Is this what we need to work for? Do we need so much of an effort and energy to plan our personal life while still in early 20s? And at the end of all this, he is neither another Einstein nor a Newton. He's just another ordinary software engineer among the millions. Probably, one in a million manages to get a single patent for his work that could be used as a reason to justify all the effort and sacrifice of the "Personal (quality) time".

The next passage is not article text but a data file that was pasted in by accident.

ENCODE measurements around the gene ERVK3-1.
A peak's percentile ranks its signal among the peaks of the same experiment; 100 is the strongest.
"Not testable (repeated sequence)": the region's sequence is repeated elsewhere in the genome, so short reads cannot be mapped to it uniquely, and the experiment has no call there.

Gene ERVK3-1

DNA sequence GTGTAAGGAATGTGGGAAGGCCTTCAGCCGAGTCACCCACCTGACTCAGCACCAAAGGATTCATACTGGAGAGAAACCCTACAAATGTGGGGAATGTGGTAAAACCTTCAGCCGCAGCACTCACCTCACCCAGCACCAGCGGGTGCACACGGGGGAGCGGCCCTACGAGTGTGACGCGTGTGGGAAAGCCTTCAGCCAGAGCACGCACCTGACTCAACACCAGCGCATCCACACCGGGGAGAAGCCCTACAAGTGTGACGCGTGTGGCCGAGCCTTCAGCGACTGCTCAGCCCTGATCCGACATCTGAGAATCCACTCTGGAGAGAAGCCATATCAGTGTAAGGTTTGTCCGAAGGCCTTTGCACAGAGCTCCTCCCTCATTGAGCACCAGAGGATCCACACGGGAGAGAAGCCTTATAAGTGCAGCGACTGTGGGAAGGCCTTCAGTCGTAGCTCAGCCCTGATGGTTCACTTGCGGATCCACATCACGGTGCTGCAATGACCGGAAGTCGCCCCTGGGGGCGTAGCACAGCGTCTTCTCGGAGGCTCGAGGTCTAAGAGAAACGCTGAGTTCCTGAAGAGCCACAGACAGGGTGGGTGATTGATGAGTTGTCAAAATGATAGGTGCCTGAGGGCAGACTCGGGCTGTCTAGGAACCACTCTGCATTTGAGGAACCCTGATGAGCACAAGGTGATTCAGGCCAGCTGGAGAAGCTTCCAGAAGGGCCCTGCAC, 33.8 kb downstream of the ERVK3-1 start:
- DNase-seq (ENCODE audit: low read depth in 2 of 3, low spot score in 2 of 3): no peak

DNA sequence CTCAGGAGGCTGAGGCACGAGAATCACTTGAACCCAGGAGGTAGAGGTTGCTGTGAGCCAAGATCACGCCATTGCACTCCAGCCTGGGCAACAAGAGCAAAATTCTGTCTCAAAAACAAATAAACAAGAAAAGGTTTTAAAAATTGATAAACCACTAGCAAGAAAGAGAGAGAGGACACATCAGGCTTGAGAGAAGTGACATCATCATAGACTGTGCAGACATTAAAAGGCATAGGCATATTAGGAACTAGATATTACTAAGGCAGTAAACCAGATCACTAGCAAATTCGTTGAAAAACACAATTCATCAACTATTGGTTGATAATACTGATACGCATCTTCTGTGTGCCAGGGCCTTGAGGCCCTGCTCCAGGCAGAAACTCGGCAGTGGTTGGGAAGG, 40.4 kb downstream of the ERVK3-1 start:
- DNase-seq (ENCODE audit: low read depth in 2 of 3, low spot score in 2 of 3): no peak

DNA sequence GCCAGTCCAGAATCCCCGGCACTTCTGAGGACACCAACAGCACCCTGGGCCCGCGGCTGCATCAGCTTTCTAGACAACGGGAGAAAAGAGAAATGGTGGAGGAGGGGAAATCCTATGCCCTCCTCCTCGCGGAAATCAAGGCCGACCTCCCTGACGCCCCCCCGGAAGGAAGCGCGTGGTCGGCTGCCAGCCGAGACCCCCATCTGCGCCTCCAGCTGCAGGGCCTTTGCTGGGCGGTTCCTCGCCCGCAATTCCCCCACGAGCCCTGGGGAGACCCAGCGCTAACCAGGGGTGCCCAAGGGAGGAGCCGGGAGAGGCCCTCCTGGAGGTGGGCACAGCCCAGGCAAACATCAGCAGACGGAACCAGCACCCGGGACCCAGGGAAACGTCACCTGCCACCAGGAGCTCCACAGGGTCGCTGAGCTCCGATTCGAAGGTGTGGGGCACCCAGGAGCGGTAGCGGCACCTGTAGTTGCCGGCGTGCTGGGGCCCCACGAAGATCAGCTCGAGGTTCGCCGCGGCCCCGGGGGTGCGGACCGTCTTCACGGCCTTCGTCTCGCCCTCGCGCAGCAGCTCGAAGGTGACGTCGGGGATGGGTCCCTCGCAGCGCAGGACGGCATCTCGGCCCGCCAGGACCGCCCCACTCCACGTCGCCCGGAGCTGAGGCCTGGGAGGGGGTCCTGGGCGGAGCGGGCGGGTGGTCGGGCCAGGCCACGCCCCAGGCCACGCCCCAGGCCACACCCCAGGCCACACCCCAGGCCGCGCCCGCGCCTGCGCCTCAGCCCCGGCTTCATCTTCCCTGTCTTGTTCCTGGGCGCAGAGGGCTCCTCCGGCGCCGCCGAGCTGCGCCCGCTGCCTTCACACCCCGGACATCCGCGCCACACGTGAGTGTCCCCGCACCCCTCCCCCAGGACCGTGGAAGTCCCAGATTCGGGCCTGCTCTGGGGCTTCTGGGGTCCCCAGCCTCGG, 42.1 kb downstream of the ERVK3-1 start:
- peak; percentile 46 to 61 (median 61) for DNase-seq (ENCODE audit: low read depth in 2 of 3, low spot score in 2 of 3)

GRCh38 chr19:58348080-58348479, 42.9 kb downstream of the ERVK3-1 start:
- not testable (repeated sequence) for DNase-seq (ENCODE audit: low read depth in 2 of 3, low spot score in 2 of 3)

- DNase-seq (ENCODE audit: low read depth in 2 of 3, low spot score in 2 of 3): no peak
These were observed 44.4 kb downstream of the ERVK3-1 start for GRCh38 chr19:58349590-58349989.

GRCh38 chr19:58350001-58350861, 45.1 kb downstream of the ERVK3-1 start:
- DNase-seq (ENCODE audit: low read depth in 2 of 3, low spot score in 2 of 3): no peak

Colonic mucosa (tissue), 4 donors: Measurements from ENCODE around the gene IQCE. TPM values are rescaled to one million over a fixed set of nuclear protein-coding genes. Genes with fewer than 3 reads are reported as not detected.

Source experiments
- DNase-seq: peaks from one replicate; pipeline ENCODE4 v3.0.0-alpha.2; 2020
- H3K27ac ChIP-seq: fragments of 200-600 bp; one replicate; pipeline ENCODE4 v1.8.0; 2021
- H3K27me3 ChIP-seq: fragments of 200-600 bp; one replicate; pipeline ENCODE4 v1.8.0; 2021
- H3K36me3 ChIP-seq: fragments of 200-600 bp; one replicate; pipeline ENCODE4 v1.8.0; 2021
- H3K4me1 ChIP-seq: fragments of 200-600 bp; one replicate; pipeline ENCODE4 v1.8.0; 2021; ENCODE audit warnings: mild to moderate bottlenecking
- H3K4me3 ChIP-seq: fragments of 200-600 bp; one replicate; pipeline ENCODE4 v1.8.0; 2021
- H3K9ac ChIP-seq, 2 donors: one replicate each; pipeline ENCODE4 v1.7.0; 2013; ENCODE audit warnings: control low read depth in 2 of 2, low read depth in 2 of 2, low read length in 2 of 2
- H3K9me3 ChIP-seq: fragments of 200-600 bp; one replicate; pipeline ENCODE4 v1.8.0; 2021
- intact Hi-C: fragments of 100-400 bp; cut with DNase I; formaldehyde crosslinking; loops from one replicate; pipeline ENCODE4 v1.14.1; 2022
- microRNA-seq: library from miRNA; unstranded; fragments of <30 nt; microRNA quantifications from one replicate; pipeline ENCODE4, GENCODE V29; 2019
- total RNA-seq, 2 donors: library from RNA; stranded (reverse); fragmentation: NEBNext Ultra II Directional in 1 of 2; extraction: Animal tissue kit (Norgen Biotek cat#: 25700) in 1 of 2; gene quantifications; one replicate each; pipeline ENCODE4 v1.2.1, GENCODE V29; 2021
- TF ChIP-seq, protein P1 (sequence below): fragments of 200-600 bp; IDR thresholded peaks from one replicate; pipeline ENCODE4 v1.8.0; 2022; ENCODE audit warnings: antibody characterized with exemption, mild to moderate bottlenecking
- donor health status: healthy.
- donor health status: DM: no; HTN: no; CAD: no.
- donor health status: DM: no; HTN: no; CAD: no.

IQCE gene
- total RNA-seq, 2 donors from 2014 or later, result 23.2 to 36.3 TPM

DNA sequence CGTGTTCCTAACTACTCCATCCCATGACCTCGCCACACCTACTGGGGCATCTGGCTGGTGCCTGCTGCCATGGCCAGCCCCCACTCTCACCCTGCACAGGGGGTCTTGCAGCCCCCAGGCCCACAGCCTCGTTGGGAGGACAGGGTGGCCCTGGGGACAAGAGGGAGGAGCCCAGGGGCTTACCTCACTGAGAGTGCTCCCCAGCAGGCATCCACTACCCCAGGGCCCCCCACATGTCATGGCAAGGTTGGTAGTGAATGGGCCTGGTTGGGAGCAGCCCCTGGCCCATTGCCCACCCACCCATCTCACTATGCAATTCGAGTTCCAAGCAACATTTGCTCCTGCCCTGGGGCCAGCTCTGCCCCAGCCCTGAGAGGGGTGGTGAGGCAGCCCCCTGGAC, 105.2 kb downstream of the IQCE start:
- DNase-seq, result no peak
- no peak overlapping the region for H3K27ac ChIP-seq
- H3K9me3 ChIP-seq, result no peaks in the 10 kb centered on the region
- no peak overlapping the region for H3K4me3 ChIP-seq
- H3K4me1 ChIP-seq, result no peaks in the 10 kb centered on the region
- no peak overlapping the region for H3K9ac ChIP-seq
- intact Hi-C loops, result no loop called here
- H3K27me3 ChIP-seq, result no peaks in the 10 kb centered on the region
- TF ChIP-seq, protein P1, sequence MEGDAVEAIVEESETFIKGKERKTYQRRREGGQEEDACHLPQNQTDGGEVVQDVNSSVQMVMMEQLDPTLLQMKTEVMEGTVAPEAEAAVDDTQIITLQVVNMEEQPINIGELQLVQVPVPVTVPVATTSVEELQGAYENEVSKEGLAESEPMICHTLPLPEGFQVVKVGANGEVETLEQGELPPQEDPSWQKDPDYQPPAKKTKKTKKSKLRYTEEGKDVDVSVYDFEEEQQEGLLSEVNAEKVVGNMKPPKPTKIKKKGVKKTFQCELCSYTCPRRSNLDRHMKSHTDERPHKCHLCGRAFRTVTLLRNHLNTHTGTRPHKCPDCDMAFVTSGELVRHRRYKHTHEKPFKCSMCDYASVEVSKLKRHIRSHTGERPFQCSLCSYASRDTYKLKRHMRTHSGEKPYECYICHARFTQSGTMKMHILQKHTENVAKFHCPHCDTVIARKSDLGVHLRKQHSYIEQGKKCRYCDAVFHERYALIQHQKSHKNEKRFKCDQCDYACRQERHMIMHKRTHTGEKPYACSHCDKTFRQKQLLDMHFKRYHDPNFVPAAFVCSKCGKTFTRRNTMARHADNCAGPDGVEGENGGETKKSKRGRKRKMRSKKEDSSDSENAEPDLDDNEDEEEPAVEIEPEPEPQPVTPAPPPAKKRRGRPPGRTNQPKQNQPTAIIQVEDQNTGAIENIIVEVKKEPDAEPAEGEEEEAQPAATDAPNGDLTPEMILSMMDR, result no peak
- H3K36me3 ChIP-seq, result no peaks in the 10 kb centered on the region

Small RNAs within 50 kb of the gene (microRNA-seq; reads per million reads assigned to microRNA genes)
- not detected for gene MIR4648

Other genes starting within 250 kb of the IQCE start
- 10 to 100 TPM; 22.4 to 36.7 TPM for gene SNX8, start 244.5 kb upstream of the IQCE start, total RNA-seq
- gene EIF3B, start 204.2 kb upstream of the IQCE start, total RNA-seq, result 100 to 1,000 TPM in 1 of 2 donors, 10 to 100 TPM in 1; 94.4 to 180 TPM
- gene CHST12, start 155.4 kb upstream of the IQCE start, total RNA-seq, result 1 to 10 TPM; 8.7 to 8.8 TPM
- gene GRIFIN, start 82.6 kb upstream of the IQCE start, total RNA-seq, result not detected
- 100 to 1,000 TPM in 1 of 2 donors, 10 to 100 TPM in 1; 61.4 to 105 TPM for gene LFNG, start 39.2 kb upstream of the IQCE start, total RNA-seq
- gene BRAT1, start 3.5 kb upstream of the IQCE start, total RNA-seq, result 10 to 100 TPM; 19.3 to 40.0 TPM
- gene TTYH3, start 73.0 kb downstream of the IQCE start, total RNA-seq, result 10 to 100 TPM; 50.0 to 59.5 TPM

Now let’s move to Mr. Y, a technical lead, who has gone through the phase of life that Mr. X is going through right now, and has adapted himself to the industry, and tuned his personal life to suit his work-schedule. (Is something wrong here? I thought it has to be the other way, anyway, lets proceed) So, his schedule is very close to that of his clients'/counter-parts' across the globe (he will know the night watchmen of his office better than his wife and kids) as he is the single point of contact for his team. So, he 'motivates' his team to do more work, assigns them modules, gets work done, and synchronizes with his clients and/or counter-parts across the opposite time-zone. Look at his accomplishments, had a few visits to the US/UK, owns a house, a car, beautiful wife, a young child and happy parents who proudly claim among their circles that their son is a "Successful Software Engineer". He is so much INTO this life that he has 'no way out'. It’s similar to the "Abhimanyu's Chakraviewh" from our great Indian epic, The Mahabharat. But who would ever like to get out of such a comfort and luxury? Well these days, many want to, but cannot. Why? Let me take you a little deeper. The house he owns is on loan, the sedan he drives is on a loan, life and health insurance for the family are paid by the company, and so many other dependencies. He cannot afford spend one single month without the pay given by the company. So, he's got into a devil's snare that only has an entry but no exit.